Historically speaking, we live at a pretty amazing time. It’s not only possible for the average American citizen to have deeply informed political ideas, but it’s also possible to work towards the implementation of those ideas in our own nation-state. We aren’t cut off from the actions of our political leaders, simply trusting in the “divine right of Kings” and hoping for the best. Nor are we living in a feudal society that is rigorously stratified by clan, family name or caste. There’s a way in which we should be thankful for all of this (I’m personally pretty happy that I don’t need to pay fealty to some Lord/Noble that I have no reason to trust, just in order to keep my land and eke out an agrarian existence), but there are other ways in which we should be cautious. I believe the current divisions mentioned above are a result of how we have not been as careful as we should be in forming political identities, particularly in the American church.

In the age of the classically-liberal, democratic, highly-individualistic, nation-state, one great temptation is to believe that my ideas about how political governance should be executed are the most important thing about me. And if the flourishing (however you define that word) of your nation is indeed the most important earthly project you have access to participate in, then this actually makes complete sense.

But if you’re a Christian, you (we) should be operating within a radically different paradigm. The success of the nation-state is decisively not the most important thing we invest our lives in. And this is especially thrown into sharp relief when the success, growth, or even simply ongoing existence, of a nation is advanced through the destruction of other image-bearing humans, who may also be our own co-citizens (to use Paul’s word in Philippians 3) of God’s Kingdom.

A 12th-century mosaic depicting the 3 temptations of Christ.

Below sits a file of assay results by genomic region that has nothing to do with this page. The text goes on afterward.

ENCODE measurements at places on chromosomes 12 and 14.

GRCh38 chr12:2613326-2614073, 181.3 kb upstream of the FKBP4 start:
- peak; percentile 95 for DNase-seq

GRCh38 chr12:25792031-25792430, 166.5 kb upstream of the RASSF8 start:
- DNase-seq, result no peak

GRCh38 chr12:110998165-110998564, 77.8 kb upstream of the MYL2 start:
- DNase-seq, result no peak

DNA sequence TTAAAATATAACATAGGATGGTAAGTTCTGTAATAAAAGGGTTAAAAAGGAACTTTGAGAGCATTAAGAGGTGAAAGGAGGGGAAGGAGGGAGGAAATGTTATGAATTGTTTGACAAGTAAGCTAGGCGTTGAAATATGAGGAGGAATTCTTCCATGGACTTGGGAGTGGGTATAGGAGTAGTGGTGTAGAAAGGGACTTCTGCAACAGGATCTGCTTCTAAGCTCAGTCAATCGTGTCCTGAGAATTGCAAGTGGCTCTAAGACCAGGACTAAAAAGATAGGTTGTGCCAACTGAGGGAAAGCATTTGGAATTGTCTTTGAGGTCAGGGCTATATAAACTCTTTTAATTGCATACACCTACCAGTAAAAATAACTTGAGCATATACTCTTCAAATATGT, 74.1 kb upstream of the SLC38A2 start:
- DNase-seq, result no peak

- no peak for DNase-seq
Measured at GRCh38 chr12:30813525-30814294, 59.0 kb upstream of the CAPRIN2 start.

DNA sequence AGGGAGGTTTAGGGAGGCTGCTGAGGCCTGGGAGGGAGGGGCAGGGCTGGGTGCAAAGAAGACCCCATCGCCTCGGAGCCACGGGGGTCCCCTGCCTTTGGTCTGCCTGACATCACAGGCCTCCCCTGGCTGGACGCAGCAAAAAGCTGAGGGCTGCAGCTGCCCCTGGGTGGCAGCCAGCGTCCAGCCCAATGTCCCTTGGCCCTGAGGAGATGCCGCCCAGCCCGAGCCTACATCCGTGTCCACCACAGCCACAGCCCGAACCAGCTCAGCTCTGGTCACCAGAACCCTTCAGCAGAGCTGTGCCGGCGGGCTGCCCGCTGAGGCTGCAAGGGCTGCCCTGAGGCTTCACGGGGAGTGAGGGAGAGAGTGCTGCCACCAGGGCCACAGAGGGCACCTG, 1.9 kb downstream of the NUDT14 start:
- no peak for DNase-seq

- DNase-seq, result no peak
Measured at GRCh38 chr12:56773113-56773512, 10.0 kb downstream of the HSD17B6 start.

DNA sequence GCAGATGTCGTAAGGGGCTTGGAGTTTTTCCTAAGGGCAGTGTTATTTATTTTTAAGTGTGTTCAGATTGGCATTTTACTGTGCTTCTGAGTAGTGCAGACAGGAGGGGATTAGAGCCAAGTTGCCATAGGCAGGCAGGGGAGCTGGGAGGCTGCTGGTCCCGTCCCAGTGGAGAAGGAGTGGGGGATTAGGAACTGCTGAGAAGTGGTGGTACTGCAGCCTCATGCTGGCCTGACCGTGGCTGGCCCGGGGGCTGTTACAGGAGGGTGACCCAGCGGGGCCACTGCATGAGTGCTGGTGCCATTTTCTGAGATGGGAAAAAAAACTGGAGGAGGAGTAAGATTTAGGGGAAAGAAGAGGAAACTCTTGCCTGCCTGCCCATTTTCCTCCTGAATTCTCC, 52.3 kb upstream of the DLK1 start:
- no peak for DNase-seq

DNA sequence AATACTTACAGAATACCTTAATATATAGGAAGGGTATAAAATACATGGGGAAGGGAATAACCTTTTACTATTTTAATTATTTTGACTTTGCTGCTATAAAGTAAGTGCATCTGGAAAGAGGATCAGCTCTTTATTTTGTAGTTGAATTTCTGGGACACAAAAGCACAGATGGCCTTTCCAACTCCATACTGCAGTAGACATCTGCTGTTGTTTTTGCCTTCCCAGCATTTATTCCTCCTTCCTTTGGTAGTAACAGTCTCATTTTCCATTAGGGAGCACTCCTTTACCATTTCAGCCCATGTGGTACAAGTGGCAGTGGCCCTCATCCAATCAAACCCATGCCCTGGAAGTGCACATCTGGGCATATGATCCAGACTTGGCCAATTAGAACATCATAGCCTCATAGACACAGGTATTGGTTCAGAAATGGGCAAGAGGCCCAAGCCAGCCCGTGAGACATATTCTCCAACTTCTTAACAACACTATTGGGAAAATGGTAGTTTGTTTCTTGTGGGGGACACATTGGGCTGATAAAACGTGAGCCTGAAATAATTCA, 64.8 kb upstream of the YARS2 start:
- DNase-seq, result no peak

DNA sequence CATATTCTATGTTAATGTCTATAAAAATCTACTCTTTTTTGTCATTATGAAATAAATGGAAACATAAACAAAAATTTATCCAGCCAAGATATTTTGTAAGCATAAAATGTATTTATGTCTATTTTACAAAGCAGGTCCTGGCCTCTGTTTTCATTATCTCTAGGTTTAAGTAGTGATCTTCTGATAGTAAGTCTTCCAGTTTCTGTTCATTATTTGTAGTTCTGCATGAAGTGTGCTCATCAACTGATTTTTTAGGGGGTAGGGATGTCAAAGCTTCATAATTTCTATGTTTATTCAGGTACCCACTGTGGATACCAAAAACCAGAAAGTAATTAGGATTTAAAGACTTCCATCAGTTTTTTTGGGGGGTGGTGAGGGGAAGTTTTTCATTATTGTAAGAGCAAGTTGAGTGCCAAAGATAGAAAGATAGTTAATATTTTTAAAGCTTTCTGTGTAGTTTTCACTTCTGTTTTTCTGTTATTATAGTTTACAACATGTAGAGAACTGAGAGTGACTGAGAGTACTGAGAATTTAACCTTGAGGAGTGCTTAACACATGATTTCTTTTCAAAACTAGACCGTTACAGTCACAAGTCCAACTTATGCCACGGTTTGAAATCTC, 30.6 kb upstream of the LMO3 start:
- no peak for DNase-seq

A 12th-century mosaic depicting the 3 temptations of Christ.

Jesus was offered significant political power at the beginning of his earthly ministry (Matthew 4), which is written as a genuine temptation that he had to refuse in order to instead inaugurate God’s Kingdom. Paul was found repeatedly at-odds with the Roman government throughout his life, and was ultimately executed by that Empire, as eventually was every apostle that we have record of. Jesus himself (the one we profess to follow) was put to death through political machinations (see especially John 18) and executed as a treasonous criminal.

So, can one be a Christian and a Patriot? Well, obviously the way you answer that question hangs on how exactly you define those two labels. Paul exhorted us to practice benevolent citizenship in his letter to the Roman church. In the old testament, the exiled Jewish community was to work for “the good of the city” in Babylon, in the midst of a pagan culture (Jeremiah 29). So to the extent that practicing good citizenship is in alignment with Kingdom work: turning the other cheek, or loving one’s neighbor, then by all means, bring Christ-living to bear on your citizenship. Do it for the glory of God.